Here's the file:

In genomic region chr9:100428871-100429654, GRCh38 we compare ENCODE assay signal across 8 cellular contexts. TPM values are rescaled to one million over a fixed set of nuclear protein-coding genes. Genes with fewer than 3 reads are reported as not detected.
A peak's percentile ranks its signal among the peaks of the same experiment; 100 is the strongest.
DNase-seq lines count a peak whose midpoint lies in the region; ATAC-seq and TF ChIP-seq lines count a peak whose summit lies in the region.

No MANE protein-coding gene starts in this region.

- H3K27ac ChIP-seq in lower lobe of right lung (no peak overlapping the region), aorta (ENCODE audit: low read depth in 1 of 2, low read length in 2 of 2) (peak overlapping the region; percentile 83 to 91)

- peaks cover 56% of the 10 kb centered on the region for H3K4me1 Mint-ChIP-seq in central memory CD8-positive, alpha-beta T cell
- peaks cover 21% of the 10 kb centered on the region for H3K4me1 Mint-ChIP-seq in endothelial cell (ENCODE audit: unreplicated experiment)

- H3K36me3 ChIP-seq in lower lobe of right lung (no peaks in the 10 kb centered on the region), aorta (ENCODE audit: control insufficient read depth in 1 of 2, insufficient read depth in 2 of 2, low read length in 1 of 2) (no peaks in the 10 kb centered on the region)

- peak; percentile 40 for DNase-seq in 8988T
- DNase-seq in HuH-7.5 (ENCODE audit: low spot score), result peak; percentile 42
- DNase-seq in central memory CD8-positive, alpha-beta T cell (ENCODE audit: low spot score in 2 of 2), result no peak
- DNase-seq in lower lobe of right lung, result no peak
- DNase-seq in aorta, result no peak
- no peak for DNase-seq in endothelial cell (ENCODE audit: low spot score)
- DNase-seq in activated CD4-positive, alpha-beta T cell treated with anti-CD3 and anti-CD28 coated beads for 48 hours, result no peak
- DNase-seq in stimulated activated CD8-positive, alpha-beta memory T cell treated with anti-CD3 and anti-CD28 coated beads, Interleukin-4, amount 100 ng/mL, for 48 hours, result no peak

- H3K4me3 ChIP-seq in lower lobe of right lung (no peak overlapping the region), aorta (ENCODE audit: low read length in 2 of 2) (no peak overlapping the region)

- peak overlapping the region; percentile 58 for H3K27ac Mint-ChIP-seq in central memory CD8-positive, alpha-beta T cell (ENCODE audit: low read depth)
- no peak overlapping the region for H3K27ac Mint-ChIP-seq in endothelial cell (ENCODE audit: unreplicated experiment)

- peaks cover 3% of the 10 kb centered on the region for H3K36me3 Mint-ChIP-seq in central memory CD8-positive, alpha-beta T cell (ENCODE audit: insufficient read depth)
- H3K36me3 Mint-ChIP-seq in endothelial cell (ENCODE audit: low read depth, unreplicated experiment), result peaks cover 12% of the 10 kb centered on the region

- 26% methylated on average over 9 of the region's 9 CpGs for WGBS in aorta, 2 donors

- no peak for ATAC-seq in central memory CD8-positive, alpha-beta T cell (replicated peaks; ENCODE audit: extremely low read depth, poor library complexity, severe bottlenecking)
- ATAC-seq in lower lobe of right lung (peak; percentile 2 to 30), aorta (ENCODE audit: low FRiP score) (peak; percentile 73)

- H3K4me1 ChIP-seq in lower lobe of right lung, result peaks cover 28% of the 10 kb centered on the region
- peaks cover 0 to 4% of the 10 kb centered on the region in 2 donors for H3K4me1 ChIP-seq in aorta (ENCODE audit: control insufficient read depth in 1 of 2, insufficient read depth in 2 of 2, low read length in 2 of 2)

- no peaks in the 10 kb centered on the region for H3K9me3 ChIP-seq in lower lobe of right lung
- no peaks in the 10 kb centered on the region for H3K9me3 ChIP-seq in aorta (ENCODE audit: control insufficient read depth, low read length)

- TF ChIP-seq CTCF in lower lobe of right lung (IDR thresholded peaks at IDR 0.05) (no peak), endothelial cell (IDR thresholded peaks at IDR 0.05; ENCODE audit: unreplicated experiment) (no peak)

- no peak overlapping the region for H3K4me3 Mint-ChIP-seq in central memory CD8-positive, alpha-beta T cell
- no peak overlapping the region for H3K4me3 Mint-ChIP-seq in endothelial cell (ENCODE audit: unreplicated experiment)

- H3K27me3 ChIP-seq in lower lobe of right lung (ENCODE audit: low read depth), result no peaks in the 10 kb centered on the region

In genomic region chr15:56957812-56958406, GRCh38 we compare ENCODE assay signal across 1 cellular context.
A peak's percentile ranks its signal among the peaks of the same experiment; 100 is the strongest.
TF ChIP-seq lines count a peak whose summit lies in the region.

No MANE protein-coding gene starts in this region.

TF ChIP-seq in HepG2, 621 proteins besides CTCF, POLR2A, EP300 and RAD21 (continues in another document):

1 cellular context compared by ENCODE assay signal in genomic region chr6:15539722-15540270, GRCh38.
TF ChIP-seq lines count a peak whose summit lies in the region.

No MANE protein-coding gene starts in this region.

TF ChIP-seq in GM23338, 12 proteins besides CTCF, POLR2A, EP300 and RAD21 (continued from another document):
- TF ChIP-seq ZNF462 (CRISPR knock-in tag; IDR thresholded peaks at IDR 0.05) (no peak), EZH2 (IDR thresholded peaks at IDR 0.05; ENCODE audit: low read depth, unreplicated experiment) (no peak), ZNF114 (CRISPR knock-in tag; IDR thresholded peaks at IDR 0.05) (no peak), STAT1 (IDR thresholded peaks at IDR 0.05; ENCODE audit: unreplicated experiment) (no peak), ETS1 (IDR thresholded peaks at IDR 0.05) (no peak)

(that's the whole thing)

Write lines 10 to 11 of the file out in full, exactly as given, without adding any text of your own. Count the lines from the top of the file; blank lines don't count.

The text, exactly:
- DNase-seq in HuH-7.5 (ENCODE audit: low spot score), result peak; percentile 42
- DNase-seq in central memory CD8-positive, alpha-beta T cell (ENCODE audit: low spot score in 2 of 2), result no peak